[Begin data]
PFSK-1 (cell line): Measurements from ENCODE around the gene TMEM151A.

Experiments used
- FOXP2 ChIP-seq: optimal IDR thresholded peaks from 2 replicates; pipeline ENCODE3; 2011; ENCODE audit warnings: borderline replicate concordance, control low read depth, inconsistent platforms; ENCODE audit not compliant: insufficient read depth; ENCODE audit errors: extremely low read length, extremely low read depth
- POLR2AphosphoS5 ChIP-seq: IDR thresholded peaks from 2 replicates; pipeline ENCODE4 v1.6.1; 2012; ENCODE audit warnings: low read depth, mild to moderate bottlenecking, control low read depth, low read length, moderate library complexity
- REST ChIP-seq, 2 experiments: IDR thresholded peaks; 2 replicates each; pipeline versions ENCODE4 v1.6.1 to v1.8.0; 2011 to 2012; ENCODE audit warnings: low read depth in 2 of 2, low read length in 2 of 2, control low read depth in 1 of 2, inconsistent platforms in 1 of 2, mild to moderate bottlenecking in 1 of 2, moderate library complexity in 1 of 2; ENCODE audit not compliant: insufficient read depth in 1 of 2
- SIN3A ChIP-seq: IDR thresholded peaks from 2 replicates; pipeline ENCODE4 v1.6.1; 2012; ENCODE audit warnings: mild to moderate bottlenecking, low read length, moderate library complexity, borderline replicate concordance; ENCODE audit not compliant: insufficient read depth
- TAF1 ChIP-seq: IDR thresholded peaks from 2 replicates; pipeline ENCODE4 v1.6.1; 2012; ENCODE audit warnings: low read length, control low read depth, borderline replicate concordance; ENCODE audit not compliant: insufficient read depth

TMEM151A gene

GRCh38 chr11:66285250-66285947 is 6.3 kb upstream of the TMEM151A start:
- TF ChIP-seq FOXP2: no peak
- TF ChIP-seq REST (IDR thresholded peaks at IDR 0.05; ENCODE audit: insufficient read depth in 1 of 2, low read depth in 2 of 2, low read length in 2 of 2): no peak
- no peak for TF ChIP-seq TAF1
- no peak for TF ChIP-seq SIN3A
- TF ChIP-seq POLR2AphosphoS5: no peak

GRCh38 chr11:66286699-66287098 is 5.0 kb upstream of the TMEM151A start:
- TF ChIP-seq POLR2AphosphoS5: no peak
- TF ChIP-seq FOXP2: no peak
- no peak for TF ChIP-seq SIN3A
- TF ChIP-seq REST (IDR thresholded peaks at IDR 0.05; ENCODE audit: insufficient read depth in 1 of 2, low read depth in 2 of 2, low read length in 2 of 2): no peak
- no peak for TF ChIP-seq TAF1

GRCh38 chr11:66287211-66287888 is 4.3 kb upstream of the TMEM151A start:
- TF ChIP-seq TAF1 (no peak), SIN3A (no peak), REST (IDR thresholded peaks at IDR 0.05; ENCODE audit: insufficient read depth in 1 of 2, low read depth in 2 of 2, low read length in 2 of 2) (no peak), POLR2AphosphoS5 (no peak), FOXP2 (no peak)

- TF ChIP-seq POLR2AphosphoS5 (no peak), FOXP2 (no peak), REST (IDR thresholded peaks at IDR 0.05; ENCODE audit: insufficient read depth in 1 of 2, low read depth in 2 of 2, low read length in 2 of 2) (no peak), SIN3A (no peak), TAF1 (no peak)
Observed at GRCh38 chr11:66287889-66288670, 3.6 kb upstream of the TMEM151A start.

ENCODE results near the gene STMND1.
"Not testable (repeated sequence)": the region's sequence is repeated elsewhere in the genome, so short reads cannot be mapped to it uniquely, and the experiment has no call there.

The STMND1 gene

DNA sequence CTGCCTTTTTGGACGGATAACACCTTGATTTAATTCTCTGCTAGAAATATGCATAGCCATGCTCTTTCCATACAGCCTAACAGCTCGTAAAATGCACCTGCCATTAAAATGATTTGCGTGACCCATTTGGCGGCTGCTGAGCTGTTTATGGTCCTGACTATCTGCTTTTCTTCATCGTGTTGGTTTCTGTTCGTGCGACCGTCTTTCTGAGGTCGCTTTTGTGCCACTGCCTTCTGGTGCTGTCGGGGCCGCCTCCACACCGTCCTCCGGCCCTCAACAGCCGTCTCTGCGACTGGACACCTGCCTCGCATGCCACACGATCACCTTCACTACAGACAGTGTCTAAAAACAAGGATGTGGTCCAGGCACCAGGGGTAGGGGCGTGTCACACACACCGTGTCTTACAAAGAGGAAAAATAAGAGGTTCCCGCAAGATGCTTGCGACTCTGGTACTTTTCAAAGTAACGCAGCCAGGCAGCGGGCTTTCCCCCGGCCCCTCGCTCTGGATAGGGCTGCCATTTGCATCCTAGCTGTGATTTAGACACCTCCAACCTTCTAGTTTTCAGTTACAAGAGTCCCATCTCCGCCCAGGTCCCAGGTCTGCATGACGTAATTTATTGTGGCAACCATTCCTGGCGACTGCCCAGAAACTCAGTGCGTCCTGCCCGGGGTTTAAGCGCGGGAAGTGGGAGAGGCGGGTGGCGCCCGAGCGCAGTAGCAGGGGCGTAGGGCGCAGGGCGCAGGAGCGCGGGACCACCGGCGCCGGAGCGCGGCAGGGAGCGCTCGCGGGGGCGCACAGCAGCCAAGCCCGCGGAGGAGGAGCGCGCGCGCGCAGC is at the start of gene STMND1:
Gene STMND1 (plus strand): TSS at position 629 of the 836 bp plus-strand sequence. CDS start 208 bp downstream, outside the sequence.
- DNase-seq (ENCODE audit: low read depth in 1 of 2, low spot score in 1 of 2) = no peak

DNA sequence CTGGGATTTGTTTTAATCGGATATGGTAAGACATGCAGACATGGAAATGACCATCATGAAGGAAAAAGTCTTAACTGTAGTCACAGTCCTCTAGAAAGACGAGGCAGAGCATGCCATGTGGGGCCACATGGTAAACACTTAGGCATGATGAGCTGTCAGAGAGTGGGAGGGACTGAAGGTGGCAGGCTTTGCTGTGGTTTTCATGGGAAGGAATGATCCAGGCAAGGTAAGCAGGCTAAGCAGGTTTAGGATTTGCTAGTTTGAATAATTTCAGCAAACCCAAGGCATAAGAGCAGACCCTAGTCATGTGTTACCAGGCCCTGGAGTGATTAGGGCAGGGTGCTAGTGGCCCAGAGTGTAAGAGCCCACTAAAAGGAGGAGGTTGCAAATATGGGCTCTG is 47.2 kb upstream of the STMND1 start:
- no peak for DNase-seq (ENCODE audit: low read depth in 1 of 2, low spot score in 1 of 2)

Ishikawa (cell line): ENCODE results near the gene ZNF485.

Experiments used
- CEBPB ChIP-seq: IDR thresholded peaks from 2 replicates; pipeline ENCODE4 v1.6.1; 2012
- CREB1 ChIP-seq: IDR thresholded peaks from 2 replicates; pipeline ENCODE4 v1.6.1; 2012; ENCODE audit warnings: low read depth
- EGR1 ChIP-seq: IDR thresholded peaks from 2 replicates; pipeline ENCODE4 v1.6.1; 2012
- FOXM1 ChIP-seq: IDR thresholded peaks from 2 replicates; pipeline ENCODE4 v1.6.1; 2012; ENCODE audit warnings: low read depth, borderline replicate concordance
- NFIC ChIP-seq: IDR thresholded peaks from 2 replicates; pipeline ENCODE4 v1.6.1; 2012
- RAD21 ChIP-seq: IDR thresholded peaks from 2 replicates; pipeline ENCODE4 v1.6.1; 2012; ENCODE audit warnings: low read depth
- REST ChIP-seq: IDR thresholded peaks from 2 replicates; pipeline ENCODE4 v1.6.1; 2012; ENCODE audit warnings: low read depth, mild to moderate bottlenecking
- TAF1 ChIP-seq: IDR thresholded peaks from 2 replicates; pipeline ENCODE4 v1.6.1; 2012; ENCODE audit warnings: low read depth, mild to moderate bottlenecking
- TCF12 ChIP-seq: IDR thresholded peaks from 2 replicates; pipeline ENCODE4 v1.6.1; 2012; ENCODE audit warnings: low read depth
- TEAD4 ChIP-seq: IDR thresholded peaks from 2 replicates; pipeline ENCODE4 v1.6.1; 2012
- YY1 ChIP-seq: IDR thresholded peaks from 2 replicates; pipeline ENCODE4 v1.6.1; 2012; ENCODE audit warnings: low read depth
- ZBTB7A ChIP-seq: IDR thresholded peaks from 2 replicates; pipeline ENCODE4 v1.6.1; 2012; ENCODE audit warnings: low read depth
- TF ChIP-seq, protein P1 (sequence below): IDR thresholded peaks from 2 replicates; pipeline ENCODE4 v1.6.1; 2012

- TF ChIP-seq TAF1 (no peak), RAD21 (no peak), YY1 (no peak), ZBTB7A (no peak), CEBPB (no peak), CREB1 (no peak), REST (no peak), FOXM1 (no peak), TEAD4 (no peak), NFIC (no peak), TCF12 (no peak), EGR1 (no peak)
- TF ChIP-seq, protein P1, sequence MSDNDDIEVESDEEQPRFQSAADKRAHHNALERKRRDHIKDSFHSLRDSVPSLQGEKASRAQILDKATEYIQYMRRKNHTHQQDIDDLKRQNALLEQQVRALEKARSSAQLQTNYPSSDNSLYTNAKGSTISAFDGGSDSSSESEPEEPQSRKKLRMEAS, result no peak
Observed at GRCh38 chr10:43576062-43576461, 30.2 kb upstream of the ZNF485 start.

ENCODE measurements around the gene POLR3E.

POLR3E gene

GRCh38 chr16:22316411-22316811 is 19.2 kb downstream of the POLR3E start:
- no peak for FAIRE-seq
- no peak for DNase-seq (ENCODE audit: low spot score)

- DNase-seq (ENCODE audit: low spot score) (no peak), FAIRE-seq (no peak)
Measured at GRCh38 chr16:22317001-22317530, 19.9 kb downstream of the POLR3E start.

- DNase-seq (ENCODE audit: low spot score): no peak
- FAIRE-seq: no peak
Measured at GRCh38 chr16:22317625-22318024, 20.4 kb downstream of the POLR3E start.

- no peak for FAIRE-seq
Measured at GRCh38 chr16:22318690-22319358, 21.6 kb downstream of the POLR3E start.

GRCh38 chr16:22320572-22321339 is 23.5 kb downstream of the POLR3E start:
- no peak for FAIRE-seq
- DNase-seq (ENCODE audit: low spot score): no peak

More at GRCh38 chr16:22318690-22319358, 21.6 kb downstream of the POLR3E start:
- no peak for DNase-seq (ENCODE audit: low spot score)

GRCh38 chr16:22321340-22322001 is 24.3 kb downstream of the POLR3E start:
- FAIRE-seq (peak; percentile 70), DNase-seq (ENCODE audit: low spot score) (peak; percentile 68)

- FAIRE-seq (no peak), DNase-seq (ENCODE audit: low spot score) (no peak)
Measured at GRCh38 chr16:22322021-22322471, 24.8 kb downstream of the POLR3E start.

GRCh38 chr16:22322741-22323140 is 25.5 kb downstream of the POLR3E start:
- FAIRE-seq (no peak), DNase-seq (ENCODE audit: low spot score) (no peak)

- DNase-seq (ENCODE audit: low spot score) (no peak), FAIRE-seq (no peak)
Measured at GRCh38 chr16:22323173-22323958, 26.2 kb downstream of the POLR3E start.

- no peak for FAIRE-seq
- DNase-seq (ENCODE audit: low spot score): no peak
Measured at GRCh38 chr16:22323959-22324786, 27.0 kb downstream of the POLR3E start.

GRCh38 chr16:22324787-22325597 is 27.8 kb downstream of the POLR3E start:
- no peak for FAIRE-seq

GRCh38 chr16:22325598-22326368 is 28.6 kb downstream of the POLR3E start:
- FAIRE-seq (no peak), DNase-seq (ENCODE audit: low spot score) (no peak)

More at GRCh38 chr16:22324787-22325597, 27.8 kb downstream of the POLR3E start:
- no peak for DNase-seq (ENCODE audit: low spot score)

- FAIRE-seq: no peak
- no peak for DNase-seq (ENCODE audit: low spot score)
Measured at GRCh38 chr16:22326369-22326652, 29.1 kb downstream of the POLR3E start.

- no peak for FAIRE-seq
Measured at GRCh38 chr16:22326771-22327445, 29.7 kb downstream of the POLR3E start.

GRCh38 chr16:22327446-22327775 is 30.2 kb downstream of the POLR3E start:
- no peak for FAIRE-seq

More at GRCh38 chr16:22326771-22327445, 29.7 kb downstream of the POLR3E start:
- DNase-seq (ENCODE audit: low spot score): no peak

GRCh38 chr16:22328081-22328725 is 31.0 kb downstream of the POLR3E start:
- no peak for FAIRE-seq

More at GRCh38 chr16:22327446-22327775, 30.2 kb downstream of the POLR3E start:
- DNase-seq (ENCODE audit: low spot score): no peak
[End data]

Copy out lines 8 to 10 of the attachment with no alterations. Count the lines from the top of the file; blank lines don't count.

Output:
TMEM151A gene

GRCh38 chr11:66285250-66285947 is 6.3 kb upstream of the TMEM151A start:
- TF ChIP-seq FOXP2: no peak